At some times of the year the flooding is severe and can reach several metres up the track bank. To institute a path wide enough for two way cyclists along the bank, without restricting the width of the existing maintenance track for maintenance and without undermining the structure of the bank could prove to be an expensive and unsatisfactory solution. To have cyclists moved closer to vehicles going 56 mph would be the opposite of what most individuals would wish to achieve.
The major infrastructure team have been asked to look at whether a solution could be found on the other side of the maintenance track, away from the Busway track itself and if this proves possible, to find sources of funding for it.
Over 30 million passenger journeys have been undertaken on the Busway since opening in 2011. The rapid transit system has achieved its goal of being a reliable option for commuters rather than to commute by car. Therefore the obvious option at present when the maintenance track is flooded is for commuters to use the buses rather than to revert to using their cars.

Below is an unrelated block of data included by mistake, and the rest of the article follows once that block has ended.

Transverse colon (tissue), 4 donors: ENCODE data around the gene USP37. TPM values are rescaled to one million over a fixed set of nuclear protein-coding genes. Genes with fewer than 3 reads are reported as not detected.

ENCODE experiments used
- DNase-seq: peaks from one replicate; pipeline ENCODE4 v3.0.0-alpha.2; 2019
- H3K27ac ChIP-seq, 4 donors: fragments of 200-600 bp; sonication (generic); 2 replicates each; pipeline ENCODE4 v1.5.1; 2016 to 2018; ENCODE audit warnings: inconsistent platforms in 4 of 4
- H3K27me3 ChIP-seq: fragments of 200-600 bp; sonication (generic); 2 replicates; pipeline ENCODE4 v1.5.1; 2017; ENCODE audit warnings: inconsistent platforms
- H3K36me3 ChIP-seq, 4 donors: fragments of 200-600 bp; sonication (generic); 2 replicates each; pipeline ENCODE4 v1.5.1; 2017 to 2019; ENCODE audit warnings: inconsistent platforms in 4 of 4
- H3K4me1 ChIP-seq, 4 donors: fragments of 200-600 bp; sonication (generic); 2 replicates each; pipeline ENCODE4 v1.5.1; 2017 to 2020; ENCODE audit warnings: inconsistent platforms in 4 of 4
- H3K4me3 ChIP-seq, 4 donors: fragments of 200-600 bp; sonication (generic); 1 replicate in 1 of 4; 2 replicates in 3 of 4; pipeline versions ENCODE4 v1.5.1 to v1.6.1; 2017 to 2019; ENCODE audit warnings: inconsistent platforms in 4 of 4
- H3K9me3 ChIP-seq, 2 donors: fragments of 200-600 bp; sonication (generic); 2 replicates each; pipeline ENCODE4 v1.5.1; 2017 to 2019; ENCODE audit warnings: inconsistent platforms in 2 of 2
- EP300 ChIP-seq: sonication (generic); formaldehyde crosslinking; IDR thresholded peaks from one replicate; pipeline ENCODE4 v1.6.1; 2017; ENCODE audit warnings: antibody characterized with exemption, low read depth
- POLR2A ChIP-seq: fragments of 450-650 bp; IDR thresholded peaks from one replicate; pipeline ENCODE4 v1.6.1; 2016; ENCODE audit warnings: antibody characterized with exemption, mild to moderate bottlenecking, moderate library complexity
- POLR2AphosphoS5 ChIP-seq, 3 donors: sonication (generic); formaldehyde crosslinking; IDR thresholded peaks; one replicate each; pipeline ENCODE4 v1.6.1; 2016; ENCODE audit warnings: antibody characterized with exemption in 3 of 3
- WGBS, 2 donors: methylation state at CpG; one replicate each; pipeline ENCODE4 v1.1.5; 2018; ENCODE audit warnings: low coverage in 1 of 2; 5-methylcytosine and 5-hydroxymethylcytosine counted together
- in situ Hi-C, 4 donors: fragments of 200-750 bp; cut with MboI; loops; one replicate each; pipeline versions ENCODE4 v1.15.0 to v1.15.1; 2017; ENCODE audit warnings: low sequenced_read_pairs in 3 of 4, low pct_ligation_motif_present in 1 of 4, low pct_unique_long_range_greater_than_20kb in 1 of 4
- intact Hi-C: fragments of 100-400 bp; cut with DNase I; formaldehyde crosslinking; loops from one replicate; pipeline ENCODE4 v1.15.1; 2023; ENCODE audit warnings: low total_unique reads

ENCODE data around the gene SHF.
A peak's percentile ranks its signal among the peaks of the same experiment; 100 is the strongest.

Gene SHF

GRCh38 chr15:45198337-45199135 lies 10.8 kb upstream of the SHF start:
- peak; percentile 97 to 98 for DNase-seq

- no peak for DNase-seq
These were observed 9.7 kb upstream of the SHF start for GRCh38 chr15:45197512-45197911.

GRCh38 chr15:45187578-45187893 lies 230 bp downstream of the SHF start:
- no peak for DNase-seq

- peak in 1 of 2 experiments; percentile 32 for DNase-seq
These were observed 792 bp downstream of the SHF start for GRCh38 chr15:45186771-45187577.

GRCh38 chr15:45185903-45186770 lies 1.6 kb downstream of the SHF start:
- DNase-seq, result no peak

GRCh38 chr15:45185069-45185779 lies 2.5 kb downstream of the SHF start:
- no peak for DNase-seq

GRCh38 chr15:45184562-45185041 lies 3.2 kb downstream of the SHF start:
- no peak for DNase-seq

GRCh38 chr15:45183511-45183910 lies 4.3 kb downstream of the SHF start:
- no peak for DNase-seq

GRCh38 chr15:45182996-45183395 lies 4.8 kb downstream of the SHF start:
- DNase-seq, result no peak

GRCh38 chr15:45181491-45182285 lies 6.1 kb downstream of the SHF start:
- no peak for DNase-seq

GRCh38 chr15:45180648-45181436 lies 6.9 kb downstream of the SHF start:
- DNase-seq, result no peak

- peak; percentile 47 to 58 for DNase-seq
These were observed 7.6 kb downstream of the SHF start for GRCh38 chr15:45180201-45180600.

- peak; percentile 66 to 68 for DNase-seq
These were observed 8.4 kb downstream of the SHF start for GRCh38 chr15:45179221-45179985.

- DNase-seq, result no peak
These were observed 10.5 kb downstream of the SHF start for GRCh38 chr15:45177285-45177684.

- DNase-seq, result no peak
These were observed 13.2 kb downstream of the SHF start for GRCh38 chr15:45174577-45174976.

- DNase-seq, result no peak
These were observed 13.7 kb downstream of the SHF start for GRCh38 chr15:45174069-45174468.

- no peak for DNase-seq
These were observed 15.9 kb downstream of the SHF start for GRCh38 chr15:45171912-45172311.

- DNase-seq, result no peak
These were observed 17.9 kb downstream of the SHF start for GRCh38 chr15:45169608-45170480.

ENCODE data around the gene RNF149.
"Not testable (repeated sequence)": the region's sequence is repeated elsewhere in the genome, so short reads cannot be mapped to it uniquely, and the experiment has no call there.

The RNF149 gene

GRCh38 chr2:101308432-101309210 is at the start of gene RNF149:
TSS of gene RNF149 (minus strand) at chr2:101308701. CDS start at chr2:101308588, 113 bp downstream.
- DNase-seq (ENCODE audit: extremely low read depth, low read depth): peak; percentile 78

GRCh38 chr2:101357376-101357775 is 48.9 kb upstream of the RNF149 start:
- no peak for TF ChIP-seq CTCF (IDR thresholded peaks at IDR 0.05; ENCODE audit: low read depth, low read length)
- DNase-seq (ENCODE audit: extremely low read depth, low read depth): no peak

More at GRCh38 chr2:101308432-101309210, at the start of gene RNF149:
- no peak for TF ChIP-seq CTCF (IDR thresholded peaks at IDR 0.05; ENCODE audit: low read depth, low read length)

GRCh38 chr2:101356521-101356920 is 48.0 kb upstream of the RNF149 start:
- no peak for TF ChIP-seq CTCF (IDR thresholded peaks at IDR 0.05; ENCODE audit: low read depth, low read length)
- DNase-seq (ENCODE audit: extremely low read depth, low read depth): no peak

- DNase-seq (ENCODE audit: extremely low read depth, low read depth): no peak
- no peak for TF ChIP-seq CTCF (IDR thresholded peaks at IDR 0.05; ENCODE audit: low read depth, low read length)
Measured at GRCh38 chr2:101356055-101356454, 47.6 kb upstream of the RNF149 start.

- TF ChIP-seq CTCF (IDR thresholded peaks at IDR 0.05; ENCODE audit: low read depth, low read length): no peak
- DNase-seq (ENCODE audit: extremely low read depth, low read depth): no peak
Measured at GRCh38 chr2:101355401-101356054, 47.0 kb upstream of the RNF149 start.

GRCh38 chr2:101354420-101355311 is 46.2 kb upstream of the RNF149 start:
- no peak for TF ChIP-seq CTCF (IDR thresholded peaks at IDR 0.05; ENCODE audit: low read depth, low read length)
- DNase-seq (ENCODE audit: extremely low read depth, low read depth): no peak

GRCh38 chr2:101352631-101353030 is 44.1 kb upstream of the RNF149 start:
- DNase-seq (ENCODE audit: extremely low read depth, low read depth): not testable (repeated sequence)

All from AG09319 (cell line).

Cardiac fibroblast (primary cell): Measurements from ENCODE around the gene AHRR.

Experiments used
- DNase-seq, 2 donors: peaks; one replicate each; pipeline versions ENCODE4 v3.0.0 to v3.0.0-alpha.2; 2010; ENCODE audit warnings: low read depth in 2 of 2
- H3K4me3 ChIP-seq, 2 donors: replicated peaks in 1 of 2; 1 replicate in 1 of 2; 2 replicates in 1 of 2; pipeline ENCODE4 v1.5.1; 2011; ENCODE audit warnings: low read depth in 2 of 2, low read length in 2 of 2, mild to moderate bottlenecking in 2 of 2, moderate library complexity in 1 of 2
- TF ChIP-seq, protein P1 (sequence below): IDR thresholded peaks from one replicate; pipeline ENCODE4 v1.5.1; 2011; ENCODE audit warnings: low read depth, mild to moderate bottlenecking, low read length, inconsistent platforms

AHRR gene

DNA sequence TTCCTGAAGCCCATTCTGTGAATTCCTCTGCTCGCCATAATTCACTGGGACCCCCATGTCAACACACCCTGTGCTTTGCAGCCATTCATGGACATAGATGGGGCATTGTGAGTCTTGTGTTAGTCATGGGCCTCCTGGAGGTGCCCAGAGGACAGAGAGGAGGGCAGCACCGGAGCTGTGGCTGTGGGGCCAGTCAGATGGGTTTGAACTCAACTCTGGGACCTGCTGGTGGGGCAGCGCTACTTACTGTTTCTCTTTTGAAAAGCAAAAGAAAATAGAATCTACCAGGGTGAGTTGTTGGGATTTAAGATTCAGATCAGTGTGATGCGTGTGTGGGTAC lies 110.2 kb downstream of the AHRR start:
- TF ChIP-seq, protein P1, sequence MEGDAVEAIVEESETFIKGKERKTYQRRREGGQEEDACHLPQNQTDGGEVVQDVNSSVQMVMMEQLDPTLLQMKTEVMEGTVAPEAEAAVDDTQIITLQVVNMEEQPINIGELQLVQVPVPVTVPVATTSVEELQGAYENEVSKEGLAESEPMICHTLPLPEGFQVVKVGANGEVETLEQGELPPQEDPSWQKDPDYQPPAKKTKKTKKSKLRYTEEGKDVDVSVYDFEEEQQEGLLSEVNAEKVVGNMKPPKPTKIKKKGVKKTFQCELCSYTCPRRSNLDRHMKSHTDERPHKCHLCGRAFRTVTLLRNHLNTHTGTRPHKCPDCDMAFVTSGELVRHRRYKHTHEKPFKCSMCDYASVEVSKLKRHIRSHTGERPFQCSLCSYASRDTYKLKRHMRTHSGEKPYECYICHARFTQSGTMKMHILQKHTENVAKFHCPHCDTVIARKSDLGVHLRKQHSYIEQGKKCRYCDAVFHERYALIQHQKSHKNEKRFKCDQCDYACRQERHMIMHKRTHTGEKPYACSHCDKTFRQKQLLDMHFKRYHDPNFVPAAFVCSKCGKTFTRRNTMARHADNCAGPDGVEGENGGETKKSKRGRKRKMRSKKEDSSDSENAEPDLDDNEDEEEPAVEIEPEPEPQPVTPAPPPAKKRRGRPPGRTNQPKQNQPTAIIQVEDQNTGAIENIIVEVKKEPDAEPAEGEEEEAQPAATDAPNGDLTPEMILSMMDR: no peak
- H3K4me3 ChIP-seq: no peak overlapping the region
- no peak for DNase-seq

The petition was formally introduced to the 16 June meeting of the County Council's Highways and Transport Committee, but was not discussed.
Longer-term readers of this blog will be aware that the original construction of the Busway raised a number of issues regarding costs and alleged construction defects. Back in August 2013, the County Council and contractors BAM Nuttall settled a case out of court. There's more information about this in a couple of our 2013 posts - those of 30 August and 8 September.
Then in December 2016, New Civil Engineer reported that the County Council was suing BAM Nuttall for a £31 million for repair of defects - see the 15 December post. I haven't been able to trace what happened to that claim.